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Unselected Patients

The Prevalence of Pathology in the ED

By Michael Prats, MD on 04/29/19 06:00 AM

We use ultrasound a lot. Sometimes we find things that are not clearly related to the reason the patient came in. The prevalence of these incidental findings relates to the usefulness of the diagnostic test. These authors take the bull by the horns, randomly whole-body-POCUS scanning emergency department patients to see what sort of findings might pop up. But should disease prevalence change our use of the tool? https://www.ncbi.nlm.nih.gov/pubmed/30587153


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POCUS in the Reduction of Distal Radius Fractures

Picking up the pieces?

By Michael Prats, MD on 04/15/19 06:00 AM

Fractures of the distal radius are pretty common among people who choose not to break their fall with their face. Sure - it's not hard to see these on xray, but is there a better way? Ultrasound is great for finding fractures, but what about being able to guide the reduction? This has been shown to be useful in a pediatric population, but this study looks at a population of adult patients in the emergency department to see just how accurate ultrasound is for determining if the pieces have been put back together. https://www.ncbi.nlm.nih.gov/pubmed/30191190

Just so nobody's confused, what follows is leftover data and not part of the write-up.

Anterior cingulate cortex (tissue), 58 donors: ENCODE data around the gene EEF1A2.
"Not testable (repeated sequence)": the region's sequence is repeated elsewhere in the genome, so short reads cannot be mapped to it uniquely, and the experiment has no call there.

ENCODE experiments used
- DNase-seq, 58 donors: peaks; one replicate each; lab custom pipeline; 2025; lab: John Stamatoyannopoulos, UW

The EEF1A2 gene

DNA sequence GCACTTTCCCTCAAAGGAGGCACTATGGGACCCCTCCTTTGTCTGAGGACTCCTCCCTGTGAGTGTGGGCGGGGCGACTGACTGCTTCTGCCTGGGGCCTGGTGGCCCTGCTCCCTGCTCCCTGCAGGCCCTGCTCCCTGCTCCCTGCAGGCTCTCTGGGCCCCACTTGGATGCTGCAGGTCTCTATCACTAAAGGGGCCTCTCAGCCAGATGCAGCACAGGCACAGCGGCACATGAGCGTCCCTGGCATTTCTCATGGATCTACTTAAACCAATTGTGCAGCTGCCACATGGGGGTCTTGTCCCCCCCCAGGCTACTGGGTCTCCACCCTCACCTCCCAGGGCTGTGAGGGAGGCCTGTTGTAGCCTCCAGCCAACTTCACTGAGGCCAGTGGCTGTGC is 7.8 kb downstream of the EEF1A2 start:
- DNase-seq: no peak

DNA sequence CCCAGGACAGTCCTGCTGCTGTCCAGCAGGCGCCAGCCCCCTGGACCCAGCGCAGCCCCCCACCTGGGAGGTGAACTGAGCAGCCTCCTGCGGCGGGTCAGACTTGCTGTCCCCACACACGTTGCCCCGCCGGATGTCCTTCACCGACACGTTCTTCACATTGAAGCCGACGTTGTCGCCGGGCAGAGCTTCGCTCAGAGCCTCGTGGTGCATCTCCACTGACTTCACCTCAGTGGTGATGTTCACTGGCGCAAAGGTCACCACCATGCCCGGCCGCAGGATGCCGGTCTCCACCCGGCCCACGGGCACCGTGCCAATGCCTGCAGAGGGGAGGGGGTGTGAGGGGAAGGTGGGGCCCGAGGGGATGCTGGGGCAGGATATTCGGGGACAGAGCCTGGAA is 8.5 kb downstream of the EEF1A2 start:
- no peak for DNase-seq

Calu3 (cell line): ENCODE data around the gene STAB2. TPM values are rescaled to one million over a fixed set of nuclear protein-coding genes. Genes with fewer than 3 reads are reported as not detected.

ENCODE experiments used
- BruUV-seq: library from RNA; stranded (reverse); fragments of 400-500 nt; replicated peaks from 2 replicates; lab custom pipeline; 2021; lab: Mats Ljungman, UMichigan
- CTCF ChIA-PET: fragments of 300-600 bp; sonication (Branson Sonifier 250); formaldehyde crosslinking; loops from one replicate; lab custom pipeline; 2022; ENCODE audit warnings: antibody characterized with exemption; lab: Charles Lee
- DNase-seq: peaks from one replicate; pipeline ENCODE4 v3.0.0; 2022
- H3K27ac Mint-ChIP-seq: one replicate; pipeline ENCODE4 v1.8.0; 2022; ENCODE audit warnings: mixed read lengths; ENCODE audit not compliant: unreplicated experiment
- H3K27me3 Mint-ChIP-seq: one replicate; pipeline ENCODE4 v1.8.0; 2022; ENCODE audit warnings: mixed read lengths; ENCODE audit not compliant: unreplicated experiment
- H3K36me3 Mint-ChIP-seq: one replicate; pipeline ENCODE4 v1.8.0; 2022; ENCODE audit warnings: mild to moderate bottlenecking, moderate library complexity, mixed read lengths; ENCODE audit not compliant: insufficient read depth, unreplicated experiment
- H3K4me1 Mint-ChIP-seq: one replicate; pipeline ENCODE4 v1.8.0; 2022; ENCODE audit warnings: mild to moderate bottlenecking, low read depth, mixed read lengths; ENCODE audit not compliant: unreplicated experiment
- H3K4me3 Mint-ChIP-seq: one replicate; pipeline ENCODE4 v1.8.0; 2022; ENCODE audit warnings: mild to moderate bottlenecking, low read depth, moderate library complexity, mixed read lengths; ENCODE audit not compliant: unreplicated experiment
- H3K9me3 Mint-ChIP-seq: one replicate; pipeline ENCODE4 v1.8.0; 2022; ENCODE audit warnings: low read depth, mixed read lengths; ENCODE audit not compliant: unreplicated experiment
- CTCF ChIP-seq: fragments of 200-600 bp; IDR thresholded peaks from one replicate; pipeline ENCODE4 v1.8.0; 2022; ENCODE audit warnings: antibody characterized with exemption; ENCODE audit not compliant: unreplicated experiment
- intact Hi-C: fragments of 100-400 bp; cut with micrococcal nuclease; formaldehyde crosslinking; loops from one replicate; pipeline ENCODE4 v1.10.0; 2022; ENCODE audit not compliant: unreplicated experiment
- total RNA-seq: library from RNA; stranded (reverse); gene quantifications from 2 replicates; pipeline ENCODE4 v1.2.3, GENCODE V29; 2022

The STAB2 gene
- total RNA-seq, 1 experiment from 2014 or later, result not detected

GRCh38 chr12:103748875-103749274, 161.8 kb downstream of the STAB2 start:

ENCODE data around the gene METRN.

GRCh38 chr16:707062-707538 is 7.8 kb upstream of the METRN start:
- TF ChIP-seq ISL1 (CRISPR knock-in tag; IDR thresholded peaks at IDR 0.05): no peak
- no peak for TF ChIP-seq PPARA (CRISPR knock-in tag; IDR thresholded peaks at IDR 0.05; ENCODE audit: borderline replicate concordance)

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TEE to Shorten Compression Pauses in Cardiac Arrest

Better than TTE?

By Michael Prats, MD on 03/18/19 06:00 AM

TEE has been heralded as the latest and greatest way to monitor a cardiac arrest resuscitation. The advantages include continuous monitoring of cardiac activity, ability to evaluate efficacy of chest compressions, and better evaluation of etiologies of the arrest. Although many places are using it currently, there is not much evidence to support these theoretical benefits. What we do know is that a few studies have shown that transthoracic ultrasound leads to prolonged pauses in cardiac arrest. This study aims to see if TEE is the solution. https://www.ncbi.nlm.nih.gov/pubmed/30773413


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